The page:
Even as Republicans and Democrats came together Tuesday to pass the Infrastructure Investment and Jobs Act, a political battle between the two is shaping up in Washington—this time over raising the debt ceiling.
The debt ceiling, the federal government’s borrowing limit, can only be raised through congressional action. Should Congress fail to raise the borrowing limit, the U.S. government would face default, a move which Treasury Secretary Janet Yellen says should be “unthinkable.” Such a default, Yellen warned, “would have absolutely catastrophic economic consequences.” The deadline for averting a default is fast approaching—though the Treasury has resorted to “extraordinary measures” to continue to fund U.S. obligations, the federal government will run out of money entirely by October without the go-ahead from Congress to issue new bonds.
Despite these risks, this dire threat has long been used by minority parties in the House to extract concessions from the opposition. Republicans used the threat of not raising the limit especially effectively during the Obama administration, forcing the former president to agree to spending cuts in exchange for congressional Republicans raising the debt ceiling.
Despite the economic necessity of raising the limit, voting for debt ceiling raises are unpopular (pdf) with the majority of American people.
On Tuesday, Republicans led by Sen. Ron Johnson (R-Wis.) prepared a new strategy that would force congressional Democrats to take the brunt of the blame for increasing the limit. Almost every Republican senator in the body signed a petition created by Johnson vowing to not vote for a debt ceiling increase. “We, the undersigned Republican Senators, are letting Senate Democrats and the American public know that we will not vote to increase the debt ceiling, whether that increase comes through a stand-alone bill, a continuing resolution, or any other vehicle” the letter read.
Predictably, Democrats were displeased with the move, and several leaders in the party expressed that they felt that the Republican senators were bluffing. “I can’t believe Republicans will let the nation default,” Senate Majority Leader Chuck Schumer (D-N.Y.) said at a press conference. President Joe Biden is also confident that Republicans will vote to raise the ceiling. When asked whether he was worried about the situation, Biden curtly responded: “Nope. They’re not going to let us default. $8 billion—$8 trillion of that is on the Republican’s watch.” Press secretary Jen Psaki noted the same day: “Raising the debt limit has been done 80 times … in a bipartisan fashion. Ninety-nine percent of [the debt] existed before President Biden took office.” She added that Republicans would also face pressure from “former leaders from both sides of the aisle [who] are eager to see Congress raise the debt limit and not face default.”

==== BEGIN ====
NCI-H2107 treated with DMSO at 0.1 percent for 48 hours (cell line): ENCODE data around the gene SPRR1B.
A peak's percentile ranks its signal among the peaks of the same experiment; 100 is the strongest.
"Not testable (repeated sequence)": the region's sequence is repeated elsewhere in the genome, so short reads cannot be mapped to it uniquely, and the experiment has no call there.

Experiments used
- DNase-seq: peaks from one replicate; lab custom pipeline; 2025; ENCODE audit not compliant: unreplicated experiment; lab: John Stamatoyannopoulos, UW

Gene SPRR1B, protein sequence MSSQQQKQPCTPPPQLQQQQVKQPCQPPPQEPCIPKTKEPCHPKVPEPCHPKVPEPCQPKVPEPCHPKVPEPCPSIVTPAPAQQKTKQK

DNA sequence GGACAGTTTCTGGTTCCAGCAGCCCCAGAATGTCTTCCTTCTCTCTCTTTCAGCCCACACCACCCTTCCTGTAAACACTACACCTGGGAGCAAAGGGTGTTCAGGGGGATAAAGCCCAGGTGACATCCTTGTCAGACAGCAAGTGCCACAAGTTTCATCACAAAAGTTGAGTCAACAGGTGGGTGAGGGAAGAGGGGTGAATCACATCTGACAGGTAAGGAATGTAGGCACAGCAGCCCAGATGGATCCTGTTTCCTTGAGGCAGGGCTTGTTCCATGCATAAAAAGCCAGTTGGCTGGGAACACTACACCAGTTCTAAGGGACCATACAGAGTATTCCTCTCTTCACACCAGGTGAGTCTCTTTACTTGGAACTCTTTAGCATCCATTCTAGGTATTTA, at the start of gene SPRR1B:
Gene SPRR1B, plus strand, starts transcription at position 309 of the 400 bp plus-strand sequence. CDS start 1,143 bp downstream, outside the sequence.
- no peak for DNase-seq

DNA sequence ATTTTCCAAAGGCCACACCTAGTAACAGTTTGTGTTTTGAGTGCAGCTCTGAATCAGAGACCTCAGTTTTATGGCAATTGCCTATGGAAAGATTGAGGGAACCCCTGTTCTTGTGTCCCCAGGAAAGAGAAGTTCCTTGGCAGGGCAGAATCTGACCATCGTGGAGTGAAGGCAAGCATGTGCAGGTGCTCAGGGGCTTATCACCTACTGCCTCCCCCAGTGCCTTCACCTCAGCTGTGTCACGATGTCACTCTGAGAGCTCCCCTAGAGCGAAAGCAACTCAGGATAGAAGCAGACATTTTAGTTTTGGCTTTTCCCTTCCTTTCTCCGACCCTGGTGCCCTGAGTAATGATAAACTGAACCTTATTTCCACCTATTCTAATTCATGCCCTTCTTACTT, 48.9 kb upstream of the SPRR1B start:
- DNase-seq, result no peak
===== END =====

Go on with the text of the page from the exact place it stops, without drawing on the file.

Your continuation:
But Republicans are adamant that they aren’t bluffing. In an interview for Punchbowl News, Senate Minority Leader McConnell (R-Ky.), who signed Johnson’s letter on the top line, said “I can’t imagine a single Republican in this environment that we’re in now—this free-for-all for taxes and spending—to vote to raise the debt limit.” In a Fox Business interview, Sen. Rick Scott (R-Fla.) said that a caucus of Republican senators agreed that they “would not raise the debt ceiling without structural change.” Scott explained that as part of this “structural change” the government, like “every family in this country, must learn to live within [its] means.” Other big-name Republican senators signed the publicly released letter, including the libertarian-leaning Rand Paul (R-Ky.) and former presidential candidates Mitt Romney (R-Utah), Lindsey Graham (R-S.C.), and Marco Rubio (R-Fla.).
Given the consequences of not extending the debt ceiling, it is unlikely that Congress will not act. Democrats were hesitant to include a debt ceiling increase in Sen. Bernie Sanders’ (I-Vt.) budget proposal and reconciliation bill, as the move would have put the onus of public scrutiny on the party. After Congress returns from their recess, harsh debates will likely ensue over the issue in both chambers. Still, if Democrats are unable to break the Republicans away from their pledge, it is likely that they will accept the necessity of including the debt ceiling increase in the budget proposal.